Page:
How to Green the World’s Deserts: Reversing Desertification with Grass-fed Cows

How to Reverse Desertification and Green The World's Deserts -- Video of Allan Savory on Grass-fed CowsDid you know that on nearly one third of the planet’s surface, deserts are threatening to gobble up grasslands? It’s called desertification. It’s blamed on many things, with everything from mono-culture commodity agriculture to global warming named as culprits. While it’s true that the slow transformation of the world’s dry lands into arid lands has a long history (desertification is blamed for the end of both the Grecian and Roman empires), it’s also true that it’s rapidly increasing at a rate that’s threatening at least a billion people world wide. Last year one of my heroes, Allan Savory, gave an amazing talk at a TED conference about a radical solution to re-green the world’s deserts and reverse desertification: holistic management of grazing cattle. That’s right! Grass-fed cows can save the planet.

Desertification: A Real Threat

It’s not just about the environment. Desertification creates a downward economic spiral. As the land becomes more arid, it’s no longer able to support the same number of people that it did in the past. As a result, massive numbers of rural people migrate into urban areas. Unfortunately, the influx of “unskilled” workers results higher unemployment rates and the growth of slums. And, lest you think desertification only threatens third-world countries, you can see how the United States is affected, too: Desertification Vulnerability: How to Green the World's Deserts

Grass-fed cows can reverse desertification?

It almost seems counter intuitive. One of the primary causes of desertification is over-grazing, so how could holistic grazing reverse it? That’s where Allan Savory’s talk comes in. Allan is the president and co-founder of the Savory Institute, an organization whose mission is to heal the land through large-scale restoration of grasslands. Their goal is to empower others by teaching them about holistic management and helping them implement on the ground changes within their community to reverse desertification. The talk is so powerful, I wanted to share it with you all.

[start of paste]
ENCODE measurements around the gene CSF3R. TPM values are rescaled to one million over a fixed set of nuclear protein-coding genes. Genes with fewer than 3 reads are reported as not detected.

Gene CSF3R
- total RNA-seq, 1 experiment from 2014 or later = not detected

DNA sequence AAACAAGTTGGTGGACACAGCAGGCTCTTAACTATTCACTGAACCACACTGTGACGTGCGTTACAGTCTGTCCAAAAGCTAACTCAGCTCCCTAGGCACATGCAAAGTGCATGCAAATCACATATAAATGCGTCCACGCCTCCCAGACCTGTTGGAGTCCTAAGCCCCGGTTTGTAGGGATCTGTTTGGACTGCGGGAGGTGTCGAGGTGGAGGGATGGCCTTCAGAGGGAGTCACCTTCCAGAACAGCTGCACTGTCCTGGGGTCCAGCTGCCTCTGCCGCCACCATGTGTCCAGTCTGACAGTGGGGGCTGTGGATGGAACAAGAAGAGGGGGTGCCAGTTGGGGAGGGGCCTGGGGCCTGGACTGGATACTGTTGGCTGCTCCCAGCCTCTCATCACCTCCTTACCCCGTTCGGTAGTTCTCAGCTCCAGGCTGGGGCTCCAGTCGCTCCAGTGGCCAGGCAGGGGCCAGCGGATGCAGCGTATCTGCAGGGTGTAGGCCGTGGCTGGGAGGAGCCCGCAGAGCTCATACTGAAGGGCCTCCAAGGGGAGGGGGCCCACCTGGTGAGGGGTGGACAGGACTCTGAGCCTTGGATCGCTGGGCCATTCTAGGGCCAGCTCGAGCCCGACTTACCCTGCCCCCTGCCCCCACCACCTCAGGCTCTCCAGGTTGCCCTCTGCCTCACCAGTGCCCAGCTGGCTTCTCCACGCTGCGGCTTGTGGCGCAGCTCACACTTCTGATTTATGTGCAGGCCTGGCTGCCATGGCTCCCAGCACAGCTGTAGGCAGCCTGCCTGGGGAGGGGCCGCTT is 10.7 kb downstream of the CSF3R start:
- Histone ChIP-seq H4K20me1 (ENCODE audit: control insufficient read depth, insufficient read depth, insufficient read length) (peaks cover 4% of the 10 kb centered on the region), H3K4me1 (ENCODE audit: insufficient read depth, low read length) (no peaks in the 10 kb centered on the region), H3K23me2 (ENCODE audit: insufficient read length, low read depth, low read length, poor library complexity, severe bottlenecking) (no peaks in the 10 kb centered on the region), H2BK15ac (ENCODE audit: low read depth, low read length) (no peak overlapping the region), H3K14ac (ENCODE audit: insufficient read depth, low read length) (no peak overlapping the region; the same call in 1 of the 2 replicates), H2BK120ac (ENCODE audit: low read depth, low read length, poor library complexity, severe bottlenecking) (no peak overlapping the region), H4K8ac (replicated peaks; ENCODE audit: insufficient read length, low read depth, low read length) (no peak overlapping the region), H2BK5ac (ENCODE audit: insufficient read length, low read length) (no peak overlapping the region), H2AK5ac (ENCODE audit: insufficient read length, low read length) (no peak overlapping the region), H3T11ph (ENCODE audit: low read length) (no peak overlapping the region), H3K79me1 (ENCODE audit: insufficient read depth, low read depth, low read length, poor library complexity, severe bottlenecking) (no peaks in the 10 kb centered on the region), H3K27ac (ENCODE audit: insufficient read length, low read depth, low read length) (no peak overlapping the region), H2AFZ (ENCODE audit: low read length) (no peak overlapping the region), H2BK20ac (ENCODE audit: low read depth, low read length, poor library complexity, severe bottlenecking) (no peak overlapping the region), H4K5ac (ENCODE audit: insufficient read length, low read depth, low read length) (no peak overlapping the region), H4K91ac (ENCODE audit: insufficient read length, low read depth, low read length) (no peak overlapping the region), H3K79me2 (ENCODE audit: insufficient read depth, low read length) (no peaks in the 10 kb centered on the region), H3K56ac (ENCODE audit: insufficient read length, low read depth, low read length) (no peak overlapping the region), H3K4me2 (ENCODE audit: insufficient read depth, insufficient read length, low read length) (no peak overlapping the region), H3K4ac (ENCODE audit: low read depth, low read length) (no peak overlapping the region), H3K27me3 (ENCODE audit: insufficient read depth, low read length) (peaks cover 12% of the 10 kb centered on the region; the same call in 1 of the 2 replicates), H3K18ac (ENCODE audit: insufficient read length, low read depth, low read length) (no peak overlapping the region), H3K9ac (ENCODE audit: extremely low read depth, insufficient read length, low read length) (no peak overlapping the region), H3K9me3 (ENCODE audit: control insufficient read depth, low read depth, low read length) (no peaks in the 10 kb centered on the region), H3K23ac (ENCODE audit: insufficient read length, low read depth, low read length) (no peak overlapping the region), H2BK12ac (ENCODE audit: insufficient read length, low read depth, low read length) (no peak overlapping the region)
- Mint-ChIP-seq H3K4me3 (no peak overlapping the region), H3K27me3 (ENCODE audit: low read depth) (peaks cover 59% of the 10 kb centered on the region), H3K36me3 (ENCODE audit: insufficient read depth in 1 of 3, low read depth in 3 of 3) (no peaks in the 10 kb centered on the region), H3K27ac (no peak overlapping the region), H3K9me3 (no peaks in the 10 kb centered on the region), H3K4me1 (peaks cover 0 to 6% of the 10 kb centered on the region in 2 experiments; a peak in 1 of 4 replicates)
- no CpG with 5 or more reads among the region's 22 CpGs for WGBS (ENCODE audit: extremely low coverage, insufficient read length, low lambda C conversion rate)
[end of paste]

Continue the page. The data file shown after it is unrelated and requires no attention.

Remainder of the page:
Watch the video!


(top photo by nebarnix; bottom photo courtesy of Wikimedia)


  1. Terry says

    Recent news reports that the Executive Branch is emphasizing an association of cow flatulence’s (CF) with “global warming.” I have to wonder the correlation between CF and unnatural diets.

  2. says

    We just heard him at the Permaculture convergence, awesome, gentle, wise man. We the Growing Home also spoke at Permaculture Voices Conference on suburban food forests. In large scale or in small scale the more we live closer to nature, the more we flourish! Wildlife, Open Wild spaces are essential to our wellbeing! We hope people understand climate change is not a fictional story and start to convert their lawns to sanctuaries, where man and wildlife can co-exist.

    • says

      “Slate’s coverage of food systems is made possible in part by the W.K. Kellogg Foundation.”

      Tells me everything I need to know. Every read the Talmud?

  3. Beth says

    It’s too bad Mr. Savory is not included in the upcoming Food Revolution Summit, to add balanced wisdom to a lineup which seems heavily tipped toward the vegan and (soundly debunked) China Study point of view.

    The health of the food supply and all of Earth’s inhabitants is at stake, and the promise of healing by ruminant animals is such an important message. They have the capacity to sequester carbon (reducing greenhouse gasses) and create a complete ecosystem that heals the land, water and air.

  4. Daniel Dessinger says

    I am studying Savoy and others at the moment, doing my best to implement intensive grazing management on a small scale.

    Great article!

  5. Kim Anderson via Facebook says

    I’ve loved this for a long time! Been trying to get people on board. Thanks for sharing!

  6. says

    Great information. I’ve been studying the research on grass fed, intensive management holistic grazing for 4 years. My husband’s and my dream is to become grass fed cattle farmers. With proper management practices it can actually use fewer resources (if you don’t supplement with grain) to intensively manage cattle on grass and legumes only. I enjoyed Greg Judy’s book “No Risk Ranching” and it got me started towards the direction of learning about holistic management.

  7. Danielle Corrick via Facebook says

    Nope. Deserts are such because of lack of rainfall. We get an average of 10″ per year where I live. Can’t grow enough grass to feed a cow.

Leave a Reply

Your email address will not be published. Required fields are marked *

You may use these HTML tags and attributes: <a href="" title=""> <abbr title=""> <acronym title=""> <b> <blockquote cite=""> <cite> <code> <del datetime=""> <em> <i> <q cite=""> <s> <strike> <strong>